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Oslo, City of Art and Design

The Thief Hotel, Oslo (Photo: Anne Banas)


From Viking ships to sustainable Vulkan living, Norwegian capital Oslo honors its cultural history and traditions but is forever pushing the boundaries as an urban hub. Where else can you can walk on the rooftop of an opera house or stay on a designer fjord-side island that was once crawling with thieves and scoundrels? With burgeoning neighborhoods, brand-new hotels and museums, and the anniversary celebration of a famous artist, art and design is ever on trend in Oslo.

Munch 150

There’s plenty to “scream” about in Oslo (in a good way), as 2013 marks the 150th anniversary of Edvard Munch’s birthday. Considered the father of modernism and expressionism, Munch is Norway’s most revered artist, and his best works—both famous and more obscure—are on display throughout the year. Go beyond The Scream, his most haunting and well-known masterpiece (of which there are several versions), and explore the landscape of the soul through his other paintings centered on angst-ridden themes like death and love. The celebration began in June at the Munch Museum and National Gallery and continues through December with special exhibits including “Masters Meet. Ibsen-Munch” and “Munch’s Mothers.”

Tjuvholmen Waterfront District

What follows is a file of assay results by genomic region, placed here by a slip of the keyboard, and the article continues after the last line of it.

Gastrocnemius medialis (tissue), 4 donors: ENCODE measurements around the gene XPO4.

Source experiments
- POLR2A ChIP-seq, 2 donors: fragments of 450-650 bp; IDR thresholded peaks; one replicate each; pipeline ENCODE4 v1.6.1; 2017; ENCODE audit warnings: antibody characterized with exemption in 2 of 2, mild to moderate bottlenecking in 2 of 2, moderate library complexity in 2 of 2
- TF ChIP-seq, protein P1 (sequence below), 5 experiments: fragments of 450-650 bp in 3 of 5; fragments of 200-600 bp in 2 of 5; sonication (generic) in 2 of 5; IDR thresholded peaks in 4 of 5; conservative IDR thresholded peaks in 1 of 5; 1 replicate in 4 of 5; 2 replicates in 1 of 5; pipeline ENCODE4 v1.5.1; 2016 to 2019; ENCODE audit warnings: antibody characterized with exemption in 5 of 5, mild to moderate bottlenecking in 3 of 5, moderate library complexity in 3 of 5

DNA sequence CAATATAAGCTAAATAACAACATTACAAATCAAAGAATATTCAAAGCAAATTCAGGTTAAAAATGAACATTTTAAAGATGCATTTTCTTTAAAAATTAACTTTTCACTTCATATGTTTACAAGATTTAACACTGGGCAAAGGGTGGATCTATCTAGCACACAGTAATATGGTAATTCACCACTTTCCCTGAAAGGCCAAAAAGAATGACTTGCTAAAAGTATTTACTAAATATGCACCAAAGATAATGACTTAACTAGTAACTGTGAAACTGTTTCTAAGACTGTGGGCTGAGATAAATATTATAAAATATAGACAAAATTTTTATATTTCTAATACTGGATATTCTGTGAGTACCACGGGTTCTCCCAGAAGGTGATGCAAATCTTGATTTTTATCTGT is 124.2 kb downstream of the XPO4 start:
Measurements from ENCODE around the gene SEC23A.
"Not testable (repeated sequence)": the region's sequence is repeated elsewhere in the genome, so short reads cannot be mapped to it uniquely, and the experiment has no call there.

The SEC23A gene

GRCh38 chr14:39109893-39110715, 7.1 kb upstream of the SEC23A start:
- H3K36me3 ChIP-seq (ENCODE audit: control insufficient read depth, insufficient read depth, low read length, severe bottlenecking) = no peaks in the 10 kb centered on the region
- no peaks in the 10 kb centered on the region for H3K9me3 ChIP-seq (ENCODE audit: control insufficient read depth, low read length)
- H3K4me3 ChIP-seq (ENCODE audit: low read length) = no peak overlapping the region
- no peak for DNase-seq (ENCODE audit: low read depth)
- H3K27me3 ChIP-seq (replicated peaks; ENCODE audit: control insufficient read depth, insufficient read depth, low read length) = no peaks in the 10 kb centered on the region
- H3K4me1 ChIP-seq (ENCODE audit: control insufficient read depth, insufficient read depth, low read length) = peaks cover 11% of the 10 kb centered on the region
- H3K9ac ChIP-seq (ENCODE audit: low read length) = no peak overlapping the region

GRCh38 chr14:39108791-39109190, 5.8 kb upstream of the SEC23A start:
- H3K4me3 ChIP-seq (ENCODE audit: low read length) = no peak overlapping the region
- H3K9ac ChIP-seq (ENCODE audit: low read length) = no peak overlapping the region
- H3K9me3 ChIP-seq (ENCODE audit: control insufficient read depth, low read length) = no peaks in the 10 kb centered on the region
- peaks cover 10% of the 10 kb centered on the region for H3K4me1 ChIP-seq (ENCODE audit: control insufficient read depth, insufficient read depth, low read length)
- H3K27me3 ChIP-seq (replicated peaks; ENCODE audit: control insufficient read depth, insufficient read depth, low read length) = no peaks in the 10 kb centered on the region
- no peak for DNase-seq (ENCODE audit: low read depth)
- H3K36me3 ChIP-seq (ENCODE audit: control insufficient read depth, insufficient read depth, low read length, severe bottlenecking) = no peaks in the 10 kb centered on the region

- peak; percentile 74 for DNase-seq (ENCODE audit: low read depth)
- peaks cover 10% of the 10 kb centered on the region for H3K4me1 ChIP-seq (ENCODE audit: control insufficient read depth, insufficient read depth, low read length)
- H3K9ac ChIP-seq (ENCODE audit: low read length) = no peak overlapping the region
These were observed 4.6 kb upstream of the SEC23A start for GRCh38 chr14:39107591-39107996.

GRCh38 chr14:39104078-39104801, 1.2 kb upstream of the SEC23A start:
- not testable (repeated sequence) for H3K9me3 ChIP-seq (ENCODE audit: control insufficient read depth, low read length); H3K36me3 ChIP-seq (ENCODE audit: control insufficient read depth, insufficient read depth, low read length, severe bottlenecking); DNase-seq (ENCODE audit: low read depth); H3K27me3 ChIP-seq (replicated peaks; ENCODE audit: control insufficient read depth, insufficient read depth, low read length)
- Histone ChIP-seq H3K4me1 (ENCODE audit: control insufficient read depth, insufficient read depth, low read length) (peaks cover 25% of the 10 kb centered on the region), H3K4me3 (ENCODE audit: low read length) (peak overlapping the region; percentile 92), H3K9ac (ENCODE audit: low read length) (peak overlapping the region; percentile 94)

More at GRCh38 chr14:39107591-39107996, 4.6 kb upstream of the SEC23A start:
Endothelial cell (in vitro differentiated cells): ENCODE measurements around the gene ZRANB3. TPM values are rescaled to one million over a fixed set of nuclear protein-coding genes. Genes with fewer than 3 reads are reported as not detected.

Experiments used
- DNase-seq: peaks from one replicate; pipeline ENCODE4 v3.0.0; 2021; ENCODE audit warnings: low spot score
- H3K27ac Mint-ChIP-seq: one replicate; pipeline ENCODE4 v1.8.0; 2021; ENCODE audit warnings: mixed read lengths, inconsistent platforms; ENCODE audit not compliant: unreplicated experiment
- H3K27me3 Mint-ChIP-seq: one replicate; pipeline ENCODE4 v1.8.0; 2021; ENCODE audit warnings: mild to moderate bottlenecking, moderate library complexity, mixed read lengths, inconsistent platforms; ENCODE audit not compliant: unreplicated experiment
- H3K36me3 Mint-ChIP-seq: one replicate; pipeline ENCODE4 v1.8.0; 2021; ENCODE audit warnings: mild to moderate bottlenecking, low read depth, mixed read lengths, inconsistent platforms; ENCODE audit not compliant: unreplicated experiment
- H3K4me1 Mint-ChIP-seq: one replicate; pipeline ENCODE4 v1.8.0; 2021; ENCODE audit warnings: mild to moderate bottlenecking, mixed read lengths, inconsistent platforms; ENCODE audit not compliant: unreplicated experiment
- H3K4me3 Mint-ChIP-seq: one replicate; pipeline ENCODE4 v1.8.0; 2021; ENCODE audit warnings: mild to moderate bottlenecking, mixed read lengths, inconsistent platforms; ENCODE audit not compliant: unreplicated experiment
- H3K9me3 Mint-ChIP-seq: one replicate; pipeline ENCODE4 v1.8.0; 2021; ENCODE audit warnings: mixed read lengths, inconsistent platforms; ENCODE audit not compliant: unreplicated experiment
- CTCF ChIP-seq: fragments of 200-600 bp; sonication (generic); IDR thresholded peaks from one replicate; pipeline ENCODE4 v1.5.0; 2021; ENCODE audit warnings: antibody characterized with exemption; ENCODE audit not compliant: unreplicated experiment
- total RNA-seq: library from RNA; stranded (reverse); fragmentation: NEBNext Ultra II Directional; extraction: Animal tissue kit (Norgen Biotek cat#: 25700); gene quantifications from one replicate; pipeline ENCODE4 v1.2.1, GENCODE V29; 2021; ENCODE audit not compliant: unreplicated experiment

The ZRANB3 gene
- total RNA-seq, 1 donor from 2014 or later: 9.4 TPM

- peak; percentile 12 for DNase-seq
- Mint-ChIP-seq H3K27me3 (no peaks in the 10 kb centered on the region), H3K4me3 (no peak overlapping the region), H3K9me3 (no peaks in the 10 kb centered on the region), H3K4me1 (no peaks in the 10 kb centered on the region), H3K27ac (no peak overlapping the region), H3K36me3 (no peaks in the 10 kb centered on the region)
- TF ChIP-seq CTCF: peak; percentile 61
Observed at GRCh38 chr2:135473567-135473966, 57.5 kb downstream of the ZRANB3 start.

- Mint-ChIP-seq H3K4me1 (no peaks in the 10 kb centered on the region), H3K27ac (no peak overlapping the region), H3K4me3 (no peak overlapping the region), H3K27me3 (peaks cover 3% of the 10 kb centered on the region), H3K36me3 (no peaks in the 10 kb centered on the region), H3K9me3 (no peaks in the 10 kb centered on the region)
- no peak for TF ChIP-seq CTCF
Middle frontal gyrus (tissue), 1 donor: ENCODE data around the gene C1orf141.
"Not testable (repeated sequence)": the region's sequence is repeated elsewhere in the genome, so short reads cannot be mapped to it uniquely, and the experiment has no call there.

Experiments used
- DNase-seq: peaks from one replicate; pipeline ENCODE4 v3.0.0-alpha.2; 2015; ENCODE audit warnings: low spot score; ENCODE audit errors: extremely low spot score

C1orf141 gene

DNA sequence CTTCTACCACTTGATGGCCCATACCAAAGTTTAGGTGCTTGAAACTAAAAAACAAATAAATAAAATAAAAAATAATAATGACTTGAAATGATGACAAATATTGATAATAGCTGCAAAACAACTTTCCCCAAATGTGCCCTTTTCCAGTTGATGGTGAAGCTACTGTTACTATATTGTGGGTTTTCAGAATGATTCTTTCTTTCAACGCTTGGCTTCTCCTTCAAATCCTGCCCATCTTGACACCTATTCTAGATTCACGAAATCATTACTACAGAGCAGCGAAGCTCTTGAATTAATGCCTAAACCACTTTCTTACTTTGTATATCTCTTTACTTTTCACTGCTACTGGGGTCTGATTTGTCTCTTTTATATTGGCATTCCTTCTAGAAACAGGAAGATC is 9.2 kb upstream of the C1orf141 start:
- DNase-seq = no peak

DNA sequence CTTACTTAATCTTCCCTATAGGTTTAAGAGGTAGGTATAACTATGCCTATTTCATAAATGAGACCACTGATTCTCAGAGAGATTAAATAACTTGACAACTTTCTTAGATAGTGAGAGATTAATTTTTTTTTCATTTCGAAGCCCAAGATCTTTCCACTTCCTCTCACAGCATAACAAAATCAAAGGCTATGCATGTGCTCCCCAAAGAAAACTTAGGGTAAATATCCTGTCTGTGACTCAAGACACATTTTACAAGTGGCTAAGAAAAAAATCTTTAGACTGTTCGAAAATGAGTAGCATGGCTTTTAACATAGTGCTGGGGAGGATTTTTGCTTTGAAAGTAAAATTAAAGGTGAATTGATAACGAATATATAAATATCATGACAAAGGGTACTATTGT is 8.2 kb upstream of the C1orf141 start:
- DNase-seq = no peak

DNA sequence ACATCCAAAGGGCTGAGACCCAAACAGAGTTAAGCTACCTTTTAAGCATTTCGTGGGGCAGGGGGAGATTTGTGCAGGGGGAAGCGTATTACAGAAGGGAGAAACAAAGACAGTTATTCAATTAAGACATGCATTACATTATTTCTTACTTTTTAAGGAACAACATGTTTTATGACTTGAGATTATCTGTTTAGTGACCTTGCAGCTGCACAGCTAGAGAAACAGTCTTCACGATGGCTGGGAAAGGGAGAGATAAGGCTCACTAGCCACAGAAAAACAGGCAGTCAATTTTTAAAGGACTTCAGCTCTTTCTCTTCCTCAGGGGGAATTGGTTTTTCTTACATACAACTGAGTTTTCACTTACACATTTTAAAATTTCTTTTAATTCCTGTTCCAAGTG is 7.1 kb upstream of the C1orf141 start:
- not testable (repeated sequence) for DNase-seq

While the city has a history of artistic masters, its reputation for contemporary design is ever present today. Nowhere is this more true than Tjuvholmen, a trendy new borough on Oslo’s urban waterfront. Set on a peninsula (formerly called Thief Island), the neighborhood makes fjord-side living look better than ever. Once a hideout for unsavory characters in the 1800s, it’s now a haven for big-name architects (such as master planner Niels Torp) who continue to show off their talents though new museums, hotels, residential spaces, and even a manmade beach.

Walk over designer bridges into a car-free zone where water trickles softly through quiet canals and park benches angle perfectly toward evening sunsets and the harbor. A swift ride up to the top of The Sneak Peak, a glass lookout tower, leads to the best views of Oslofjord, and a stroll through Tjuvholmen Alle reveals some of the city’s best galleries, such as Galleri Brandstrup and London-based Stolper + Friends.